Thought leaders aren’t designing their logos in 24 hours with a free website. They aren’t coding their websites in 24 hours. They aren’t building their mobile apps from templates in 24 hours. So, why would Augmented or Virtual Reality apps be any different? If you cannot afford to have it created by a professional, or learn how to do it yourself, then avoid doing it at all.
9. Don’t Make An AR or VR App If You Don’t Have the Money to Market it.
Unless you have a clear, and pretty substantial, marketing budget set aside for your brilliant Augmented or Virtual Reality app, then you should avoid creating it in the first place. Companies are investing huge sums of money in getting their apps noticed in what is becoming an ever increasingly competitive world, so if you think that you can get away with spending next to nothing, then you would be wrong. If there’s no budget, then there should be no app developed.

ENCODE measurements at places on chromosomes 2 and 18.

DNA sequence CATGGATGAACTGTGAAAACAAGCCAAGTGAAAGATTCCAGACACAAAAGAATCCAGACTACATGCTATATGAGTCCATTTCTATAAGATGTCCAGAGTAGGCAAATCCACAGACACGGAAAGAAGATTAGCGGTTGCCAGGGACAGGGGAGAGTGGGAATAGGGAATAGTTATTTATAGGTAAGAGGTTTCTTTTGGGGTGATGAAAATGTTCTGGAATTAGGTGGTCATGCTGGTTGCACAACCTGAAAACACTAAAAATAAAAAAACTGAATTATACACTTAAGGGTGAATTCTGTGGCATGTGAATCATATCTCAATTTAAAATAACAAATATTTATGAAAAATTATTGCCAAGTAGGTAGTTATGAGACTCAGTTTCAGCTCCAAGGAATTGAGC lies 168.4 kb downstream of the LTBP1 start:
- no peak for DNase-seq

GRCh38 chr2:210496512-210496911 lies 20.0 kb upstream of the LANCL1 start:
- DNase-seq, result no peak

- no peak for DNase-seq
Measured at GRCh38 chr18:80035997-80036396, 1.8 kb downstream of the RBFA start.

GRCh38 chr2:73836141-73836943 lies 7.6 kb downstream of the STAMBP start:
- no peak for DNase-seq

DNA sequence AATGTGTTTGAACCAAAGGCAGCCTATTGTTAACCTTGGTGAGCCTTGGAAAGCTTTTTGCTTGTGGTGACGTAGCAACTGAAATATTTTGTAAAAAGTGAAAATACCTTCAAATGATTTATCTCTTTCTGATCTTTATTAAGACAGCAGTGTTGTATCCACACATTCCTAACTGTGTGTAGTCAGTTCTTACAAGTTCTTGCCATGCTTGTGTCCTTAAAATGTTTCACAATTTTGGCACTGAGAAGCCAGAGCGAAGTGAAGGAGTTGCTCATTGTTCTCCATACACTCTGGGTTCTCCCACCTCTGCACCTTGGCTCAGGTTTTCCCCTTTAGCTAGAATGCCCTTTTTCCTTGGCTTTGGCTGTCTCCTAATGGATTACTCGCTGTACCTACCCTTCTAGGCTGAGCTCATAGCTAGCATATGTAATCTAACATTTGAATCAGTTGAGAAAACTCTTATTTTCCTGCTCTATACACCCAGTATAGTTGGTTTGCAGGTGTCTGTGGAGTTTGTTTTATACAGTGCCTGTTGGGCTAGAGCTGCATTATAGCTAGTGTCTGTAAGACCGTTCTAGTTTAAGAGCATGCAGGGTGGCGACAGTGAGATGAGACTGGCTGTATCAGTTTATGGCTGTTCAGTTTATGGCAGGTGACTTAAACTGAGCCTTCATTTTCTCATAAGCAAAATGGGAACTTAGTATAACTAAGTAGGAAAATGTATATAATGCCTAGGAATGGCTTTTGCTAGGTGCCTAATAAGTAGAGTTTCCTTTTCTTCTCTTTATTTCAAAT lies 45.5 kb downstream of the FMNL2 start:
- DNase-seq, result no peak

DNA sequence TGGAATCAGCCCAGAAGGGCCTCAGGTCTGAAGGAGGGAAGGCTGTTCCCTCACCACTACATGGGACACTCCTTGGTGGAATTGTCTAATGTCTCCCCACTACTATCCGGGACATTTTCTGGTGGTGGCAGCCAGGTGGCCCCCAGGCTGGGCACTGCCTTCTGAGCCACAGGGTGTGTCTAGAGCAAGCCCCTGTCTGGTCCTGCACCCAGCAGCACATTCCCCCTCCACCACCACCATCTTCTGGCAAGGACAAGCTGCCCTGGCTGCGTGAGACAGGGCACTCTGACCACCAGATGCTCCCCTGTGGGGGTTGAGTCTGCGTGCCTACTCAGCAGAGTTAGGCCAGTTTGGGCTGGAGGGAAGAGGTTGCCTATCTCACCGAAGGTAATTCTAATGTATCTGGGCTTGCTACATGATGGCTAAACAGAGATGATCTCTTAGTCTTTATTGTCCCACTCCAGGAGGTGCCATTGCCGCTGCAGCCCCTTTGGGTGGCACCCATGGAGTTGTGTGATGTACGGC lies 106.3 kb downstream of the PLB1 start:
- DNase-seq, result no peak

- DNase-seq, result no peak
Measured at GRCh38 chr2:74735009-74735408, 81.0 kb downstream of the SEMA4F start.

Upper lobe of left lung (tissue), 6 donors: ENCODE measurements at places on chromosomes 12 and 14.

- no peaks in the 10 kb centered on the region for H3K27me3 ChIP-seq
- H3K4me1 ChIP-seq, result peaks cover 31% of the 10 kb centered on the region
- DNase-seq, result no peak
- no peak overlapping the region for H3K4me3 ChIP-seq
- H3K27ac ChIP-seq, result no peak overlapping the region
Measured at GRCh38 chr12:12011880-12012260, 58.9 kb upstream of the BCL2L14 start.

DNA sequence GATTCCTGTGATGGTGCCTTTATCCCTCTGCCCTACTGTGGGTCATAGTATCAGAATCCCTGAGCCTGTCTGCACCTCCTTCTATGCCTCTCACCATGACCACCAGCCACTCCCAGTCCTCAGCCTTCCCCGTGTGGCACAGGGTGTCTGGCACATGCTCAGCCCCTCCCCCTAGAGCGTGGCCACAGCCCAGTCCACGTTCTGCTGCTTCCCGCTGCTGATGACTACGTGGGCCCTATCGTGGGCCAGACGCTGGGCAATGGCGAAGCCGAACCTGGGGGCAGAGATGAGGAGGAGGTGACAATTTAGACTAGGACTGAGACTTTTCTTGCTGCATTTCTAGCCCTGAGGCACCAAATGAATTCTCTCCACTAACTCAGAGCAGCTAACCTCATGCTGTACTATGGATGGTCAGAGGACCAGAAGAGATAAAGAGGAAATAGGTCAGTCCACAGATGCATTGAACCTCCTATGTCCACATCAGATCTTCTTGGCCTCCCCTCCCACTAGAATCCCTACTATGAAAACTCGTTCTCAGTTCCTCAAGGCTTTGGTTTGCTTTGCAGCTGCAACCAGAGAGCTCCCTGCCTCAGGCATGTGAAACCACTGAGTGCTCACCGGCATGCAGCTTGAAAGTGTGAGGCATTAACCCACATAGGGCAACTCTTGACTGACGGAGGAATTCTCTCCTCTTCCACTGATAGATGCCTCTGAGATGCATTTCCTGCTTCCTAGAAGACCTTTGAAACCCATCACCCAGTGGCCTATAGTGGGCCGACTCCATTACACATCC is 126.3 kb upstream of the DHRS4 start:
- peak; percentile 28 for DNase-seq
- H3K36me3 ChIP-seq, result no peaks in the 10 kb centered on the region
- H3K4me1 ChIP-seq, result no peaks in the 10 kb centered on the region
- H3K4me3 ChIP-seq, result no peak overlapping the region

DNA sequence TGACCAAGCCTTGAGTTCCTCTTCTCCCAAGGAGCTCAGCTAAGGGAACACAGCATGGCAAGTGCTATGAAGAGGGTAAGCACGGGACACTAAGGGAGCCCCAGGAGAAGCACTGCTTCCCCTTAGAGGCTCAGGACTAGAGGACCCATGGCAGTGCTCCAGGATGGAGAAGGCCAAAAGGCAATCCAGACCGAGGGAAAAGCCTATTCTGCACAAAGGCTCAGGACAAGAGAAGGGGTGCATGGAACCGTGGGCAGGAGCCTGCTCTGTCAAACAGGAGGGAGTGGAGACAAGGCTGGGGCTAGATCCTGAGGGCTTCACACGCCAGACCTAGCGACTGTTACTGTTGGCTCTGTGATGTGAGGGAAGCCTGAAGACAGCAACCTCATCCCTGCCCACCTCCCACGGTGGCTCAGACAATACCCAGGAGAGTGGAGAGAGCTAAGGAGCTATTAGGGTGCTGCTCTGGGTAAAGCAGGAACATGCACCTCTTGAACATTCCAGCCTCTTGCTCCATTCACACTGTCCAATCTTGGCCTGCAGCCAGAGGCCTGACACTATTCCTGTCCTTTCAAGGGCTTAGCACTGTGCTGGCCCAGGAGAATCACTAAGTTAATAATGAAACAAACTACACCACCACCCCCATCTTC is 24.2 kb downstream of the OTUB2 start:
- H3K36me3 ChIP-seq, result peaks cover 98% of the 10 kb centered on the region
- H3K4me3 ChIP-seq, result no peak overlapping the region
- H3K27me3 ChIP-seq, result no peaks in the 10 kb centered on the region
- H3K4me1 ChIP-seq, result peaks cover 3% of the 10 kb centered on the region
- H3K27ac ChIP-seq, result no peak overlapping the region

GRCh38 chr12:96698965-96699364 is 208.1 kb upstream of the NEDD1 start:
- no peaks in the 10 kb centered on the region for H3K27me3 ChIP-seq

10. Don’t Make An AR or VR App If You’re Only Showing A Single 360 Video.
Asking a user to download an app just to play a single 360 video is a waste of their time. While 360 video is very powerful, and we love how fun 360 storytelling can be for brands, it would make more sense to broaden your software. Can you add in interactivity? Can you increase the content? Can you delight in ways only this medium can? Can you help to make sure they’ll want to come back, versus instantly deleting your experience? Because if not, you’re better off just showcasing your 360 video through Google Cardboard on video sites like YouTube or a social platform like Facebook.
When Is The Right Time To Build An Augmented Or Virtual Reality App?
We’ve seen apps tend to be most successful when they meet at least one of the requirements below:
- They have a team dedicated to helping an app through the creation process and post launch.
- They believe in the power of Minimum Viable Products (MVPs), and that the best software is built through iteration.
- They see multiple ways the app can be utilized today within their existing business to solve pains.
- They want to stand out in a crowded marketplace, looking for new ways to amaze and delight existing customers.
- They see the app as an investment in their long-term software and business goals.